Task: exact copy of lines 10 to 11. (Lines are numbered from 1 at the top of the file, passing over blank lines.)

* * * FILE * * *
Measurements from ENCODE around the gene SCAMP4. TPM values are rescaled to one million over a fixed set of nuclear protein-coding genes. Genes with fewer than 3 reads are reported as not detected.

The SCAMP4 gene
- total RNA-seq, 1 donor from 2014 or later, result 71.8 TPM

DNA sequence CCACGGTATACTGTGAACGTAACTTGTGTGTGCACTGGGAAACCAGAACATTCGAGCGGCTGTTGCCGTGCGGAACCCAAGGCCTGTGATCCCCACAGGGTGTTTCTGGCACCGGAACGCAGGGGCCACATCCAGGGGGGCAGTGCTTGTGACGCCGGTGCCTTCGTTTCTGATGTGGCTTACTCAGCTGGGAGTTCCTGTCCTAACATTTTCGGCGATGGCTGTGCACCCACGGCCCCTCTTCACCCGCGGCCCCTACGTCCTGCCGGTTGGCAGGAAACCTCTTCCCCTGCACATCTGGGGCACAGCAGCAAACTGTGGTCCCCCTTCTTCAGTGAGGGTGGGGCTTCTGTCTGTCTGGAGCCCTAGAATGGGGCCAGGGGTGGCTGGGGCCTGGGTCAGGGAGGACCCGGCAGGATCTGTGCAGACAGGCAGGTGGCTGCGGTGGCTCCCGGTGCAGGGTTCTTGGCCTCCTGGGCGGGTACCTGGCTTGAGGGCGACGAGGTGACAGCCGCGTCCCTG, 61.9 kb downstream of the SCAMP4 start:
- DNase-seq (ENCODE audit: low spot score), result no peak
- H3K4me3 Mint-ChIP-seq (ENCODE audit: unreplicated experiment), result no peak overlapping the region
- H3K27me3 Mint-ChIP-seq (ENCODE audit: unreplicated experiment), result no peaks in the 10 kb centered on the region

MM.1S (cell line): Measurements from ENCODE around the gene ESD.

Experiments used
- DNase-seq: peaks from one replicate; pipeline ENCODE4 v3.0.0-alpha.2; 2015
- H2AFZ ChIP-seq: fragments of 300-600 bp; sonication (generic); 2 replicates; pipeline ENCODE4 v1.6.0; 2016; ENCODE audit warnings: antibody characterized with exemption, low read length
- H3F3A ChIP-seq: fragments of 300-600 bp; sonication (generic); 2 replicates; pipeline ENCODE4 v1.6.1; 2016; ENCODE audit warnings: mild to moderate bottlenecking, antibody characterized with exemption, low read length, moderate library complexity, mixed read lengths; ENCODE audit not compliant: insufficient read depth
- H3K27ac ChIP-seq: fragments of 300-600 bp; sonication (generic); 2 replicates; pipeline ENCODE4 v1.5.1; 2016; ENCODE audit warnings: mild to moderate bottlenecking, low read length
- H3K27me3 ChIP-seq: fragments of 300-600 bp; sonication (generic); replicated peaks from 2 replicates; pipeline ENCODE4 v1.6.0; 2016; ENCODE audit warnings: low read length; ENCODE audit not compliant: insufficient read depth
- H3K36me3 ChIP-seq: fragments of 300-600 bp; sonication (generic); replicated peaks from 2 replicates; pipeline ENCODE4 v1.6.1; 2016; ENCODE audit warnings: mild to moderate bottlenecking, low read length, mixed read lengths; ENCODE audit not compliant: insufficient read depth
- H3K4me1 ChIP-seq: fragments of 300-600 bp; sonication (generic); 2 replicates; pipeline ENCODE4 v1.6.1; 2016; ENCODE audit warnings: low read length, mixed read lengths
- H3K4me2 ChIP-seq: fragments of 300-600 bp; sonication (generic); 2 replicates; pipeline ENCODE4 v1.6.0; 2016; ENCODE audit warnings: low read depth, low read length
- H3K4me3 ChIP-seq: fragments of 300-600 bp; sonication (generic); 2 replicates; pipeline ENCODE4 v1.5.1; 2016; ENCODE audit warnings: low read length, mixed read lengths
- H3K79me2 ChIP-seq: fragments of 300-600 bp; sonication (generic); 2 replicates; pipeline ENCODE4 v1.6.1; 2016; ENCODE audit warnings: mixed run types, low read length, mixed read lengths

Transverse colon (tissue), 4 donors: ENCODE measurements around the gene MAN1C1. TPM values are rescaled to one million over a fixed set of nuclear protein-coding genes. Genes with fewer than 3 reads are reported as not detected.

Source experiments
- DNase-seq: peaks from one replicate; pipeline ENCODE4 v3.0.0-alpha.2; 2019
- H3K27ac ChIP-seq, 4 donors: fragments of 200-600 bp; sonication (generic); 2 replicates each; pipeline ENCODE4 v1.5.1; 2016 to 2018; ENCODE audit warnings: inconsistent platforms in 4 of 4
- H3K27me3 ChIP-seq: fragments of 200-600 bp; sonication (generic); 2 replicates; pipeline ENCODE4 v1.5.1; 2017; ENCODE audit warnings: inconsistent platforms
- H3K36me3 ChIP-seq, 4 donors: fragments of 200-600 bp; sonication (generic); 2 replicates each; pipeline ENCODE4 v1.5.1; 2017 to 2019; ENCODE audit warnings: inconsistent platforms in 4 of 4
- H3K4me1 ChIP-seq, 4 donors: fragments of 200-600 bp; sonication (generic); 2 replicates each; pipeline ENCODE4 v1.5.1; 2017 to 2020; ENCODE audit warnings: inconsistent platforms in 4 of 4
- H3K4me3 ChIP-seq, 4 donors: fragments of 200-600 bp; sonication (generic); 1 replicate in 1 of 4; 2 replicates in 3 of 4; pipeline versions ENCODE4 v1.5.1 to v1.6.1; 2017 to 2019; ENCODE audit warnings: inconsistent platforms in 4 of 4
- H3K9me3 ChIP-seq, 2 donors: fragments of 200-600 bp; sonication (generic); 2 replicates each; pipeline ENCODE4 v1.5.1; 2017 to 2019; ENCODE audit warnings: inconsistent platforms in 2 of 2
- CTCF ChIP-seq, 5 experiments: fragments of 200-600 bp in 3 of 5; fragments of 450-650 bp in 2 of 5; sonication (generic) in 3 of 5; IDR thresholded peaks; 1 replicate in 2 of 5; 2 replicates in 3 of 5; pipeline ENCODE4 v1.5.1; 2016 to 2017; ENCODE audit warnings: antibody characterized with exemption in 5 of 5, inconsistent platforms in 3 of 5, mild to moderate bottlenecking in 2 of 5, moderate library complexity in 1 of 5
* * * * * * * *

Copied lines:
- DNase-seq: peaks from one replicate; pipeline ENCODE4 v3.0.0-alpha.2; 2015
- H2AFZ ChIP-seq: fragments of 300-600 bp; sonication (generic); 2 replicates; pipeline ENCODE4 v1.6.0; 2016; ENCODE audit warnings: antibody characterized with exemption, low read length